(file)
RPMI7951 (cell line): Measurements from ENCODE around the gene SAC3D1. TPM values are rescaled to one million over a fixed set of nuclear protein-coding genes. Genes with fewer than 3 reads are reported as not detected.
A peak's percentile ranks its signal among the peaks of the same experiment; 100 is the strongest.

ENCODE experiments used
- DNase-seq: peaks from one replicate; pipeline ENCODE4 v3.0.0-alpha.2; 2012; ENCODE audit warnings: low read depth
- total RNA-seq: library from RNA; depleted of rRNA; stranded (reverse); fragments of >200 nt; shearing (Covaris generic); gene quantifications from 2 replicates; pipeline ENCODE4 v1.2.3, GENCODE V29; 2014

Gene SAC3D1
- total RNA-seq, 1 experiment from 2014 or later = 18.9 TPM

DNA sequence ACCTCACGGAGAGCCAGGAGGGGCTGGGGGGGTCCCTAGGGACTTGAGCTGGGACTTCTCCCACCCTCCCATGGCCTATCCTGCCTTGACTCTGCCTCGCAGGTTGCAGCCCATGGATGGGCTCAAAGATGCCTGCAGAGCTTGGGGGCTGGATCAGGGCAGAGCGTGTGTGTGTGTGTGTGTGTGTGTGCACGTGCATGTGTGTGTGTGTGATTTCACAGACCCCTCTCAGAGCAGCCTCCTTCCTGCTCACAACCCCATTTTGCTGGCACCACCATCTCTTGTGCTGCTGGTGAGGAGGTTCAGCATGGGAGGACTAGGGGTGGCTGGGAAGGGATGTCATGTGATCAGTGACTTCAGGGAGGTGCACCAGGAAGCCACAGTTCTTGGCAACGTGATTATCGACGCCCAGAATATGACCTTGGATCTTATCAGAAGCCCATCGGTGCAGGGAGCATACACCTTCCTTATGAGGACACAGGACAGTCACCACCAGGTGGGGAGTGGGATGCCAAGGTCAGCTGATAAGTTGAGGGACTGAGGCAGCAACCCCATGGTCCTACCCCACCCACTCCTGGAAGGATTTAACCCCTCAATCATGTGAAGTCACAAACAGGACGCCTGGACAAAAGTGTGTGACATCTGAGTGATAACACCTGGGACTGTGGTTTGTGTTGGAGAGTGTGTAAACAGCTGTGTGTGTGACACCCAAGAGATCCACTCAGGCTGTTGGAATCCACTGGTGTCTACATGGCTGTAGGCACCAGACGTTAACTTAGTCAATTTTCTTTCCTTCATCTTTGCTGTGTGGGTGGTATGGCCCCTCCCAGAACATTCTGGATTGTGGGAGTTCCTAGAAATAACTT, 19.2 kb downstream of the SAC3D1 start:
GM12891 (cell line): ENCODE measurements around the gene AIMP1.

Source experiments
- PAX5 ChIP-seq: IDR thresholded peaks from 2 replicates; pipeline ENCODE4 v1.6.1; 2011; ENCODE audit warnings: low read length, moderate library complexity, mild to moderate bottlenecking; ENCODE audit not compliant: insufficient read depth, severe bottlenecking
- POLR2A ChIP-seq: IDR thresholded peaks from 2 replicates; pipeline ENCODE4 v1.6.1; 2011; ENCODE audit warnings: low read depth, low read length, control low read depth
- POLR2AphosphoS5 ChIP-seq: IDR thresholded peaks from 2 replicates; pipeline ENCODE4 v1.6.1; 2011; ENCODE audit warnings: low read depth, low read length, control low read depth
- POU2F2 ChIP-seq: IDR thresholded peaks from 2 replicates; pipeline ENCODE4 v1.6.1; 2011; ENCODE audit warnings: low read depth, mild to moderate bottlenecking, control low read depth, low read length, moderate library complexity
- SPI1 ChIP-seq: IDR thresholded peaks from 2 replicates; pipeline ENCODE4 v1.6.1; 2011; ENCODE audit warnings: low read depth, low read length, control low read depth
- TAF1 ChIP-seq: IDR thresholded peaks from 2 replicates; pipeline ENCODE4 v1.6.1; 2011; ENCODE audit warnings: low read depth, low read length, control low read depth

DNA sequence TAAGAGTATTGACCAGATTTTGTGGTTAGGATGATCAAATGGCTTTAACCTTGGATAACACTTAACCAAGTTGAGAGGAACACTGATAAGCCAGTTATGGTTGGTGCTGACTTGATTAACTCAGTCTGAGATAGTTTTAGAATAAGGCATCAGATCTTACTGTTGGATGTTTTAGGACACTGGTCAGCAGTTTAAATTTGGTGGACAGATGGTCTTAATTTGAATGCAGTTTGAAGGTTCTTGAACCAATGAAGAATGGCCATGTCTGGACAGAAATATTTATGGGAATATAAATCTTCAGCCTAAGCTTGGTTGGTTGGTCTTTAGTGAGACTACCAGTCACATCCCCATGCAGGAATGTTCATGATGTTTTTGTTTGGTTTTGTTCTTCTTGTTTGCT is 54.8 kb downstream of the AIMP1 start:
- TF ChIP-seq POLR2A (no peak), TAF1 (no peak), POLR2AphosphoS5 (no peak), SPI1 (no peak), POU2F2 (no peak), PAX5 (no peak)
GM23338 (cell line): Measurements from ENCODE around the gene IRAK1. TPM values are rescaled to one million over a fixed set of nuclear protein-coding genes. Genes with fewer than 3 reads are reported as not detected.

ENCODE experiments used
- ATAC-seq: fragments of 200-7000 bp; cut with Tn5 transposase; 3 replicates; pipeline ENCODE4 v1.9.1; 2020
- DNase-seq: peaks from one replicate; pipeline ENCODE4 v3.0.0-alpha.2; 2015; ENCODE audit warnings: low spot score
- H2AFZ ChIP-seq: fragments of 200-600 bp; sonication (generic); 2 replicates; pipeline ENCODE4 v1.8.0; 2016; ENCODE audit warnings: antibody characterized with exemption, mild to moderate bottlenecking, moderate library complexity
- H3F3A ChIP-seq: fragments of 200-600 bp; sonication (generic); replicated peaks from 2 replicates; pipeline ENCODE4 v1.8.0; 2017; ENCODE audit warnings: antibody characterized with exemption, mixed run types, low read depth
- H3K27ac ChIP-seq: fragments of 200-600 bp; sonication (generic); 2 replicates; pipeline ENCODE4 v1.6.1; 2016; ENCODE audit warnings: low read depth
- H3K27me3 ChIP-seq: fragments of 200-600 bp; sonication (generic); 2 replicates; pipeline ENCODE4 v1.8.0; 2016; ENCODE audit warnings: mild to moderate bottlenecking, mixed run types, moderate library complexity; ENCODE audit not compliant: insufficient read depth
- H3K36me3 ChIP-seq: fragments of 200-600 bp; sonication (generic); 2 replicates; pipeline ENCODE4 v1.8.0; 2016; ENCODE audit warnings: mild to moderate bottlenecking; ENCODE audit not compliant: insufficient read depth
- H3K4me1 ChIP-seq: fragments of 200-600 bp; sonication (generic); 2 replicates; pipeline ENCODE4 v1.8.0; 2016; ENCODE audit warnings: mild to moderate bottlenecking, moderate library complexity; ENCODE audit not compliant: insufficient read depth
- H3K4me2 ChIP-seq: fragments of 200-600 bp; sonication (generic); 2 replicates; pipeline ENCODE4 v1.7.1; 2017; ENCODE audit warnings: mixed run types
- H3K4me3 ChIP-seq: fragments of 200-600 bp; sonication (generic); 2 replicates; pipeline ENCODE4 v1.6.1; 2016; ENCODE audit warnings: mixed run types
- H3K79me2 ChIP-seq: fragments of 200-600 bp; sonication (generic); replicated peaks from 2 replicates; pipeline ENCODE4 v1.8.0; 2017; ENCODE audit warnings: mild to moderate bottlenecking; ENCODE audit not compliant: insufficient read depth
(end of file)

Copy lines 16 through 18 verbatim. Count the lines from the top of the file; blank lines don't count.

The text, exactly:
- TAF1 ChIP-seq: IDR thresholded peaks from 2 replicates; pipeline ENCODE4 v1.6.1; 2011; ENCODE audit warnings: low read depth, low read length, control low read depth

DNA sequence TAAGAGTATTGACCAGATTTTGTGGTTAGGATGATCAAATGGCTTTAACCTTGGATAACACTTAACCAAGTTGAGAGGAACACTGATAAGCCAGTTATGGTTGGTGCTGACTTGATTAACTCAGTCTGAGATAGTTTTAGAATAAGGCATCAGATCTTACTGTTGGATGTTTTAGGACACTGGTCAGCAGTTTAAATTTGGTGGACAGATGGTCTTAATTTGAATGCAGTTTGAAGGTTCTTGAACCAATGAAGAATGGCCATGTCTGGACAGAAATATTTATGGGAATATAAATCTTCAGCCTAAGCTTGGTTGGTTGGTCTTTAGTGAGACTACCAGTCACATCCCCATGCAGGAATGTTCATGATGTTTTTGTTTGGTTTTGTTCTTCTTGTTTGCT is 54.8 kb downstream of the AIMP1 start:
- TF ChIP-seq POLR2A (no peak), TAF1 (no peak), POLR2AphosphoS5 (no peak), SPI1 (no peak), POU2F2 (no peak), PAX5 (no peak)